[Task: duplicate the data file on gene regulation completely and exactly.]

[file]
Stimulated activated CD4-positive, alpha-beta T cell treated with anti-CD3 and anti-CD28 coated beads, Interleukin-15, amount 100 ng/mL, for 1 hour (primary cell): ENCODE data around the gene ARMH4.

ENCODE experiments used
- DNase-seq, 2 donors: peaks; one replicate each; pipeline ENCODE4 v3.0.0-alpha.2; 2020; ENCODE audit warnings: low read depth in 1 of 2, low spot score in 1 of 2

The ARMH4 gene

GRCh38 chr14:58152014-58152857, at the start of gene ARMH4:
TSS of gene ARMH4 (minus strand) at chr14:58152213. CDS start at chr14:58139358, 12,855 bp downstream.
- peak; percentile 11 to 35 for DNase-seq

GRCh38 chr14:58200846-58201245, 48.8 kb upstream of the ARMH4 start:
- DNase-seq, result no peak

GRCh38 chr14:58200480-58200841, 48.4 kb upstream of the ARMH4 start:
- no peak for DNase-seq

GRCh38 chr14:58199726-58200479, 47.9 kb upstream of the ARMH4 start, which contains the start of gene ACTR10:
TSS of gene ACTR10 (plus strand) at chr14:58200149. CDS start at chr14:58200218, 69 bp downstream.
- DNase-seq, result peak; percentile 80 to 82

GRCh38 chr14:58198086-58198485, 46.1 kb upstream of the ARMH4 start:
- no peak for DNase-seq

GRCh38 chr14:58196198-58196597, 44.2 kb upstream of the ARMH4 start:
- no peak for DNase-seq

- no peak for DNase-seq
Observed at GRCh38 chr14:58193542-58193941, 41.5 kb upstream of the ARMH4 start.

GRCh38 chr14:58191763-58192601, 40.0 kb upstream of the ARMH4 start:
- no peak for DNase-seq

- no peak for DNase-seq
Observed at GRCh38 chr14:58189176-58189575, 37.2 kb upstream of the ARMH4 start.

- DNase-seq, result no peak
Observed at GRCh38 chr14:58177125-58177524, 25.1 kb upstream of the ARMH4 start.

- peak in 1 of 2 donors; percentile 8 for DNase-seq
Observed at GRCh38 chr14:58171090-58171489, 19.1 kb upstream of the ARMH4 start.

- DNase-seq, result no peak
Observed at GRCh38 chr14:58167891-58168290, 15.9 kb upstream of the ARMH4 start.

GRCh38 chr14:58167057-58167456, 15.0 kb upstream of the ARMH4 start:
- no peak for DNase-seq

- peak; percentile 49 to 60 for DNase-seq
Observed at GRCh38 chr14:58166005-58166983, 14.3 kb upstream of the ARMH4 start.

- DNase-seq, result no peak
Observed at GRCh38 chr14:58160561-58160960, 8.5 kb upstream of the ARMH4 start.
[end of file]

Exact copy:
Stimulated activated CD4-positive, alpha-beta T cell treated with anti-CD3 and anti-CD28 coated beads, Interleukin-15, amount 100 ng/mL, for 1 hour (primary cell): ENCODE data around the gene ARMH4.

ENCODE experiments used
- DNase-seq, 2 donors: peaks; one replicate each; pipeline ENCODE4 v3.0.0-alpha.2; 2020; ENCODE audit warnings: low read depth in 1 of 2, low spot score in 1 of 2

The ARMH4 gene

GRCh38 chr14:58152014-58152857, at the start of gene ARMH4:
TSS of gene ARMH4 (minus strand) at chr14:58152213. CDS start at chr14:58139358, 12,855 bp downstream.
- peak; percentile 11 to 35 for DNase-seq

GRCh38 chr14:58200846-58201245, 48.8 kb upstream of the ARMH4 start:
- DNase-seq, result no peak

GRCh38 chr14:58200480-58200841, 48.4 kb upstream of the ARMH4 start:
- no peak for DNase-seq

GRCh38 chr14:58199726-58200479, 47.9 kb upstream of the ARMH4 start, which contains the start of gene ACTR10:
TSS of gene ACTR10 (plus strand) at chr14:58200149. CDS start at chr14:58200218, 69 bp downstream.
- DNase-seq, result peak; percentile 80 to 82

GRCh38 chr14:58198086-58198485, 46.1 kb upstream of the ARMH4 start:
- no peak for DNase-seq

GRCh38 chr14:58196198-58196597, 44.2 kb upstream of the ARMH4 start:
- no peak for DNase-seq

- no peak for DNase-seq
Observed at GRCh38 chr14:58193542-58193941, 41.5 kb upstream of the ARMH4 start.

GRCh38 chr14:58191763-58192601, 40.0 kb upstream of the ARMH4 start:
- no peak for DNase-seq

- no peak for DNase-seq
Observed at GRCh38 chr14:58189176-58189575, 37.2 kb upstream of the ARMH4 start.

- DNase-seq, result no peak
Observed at GRCh38 chr14:58177125-58177524, 25.1 kb upstream of the ARMH4 start.

- peak in 1 of 2 donors; percentile 8 for DNase-seq
Observed at GRCh38 chr14:58171090-58171489, 19.1 kb upstream of the ARMH4 start.

- DNase-seq, result no peak
Observed at GRCh38 chr14:58167891-58168290, 15.9 kb upstream of the ARMH4 start.

GRCh38 chr14:58167057-58167456, 15.0 kb upstream of the ARMH4 start:
- no peak for DNase-seq

- peak; percentile 49 to 60 for DNase-seq
Observed at GRCh38 chr14:58166005-58166983, 14.3 kb upstream of the ARMH4 start.

- DNase-seq, result no peak
Observed at GRCh38 chr14:58160561-58160960, 8.5 kb upstream of the ARMH4 start.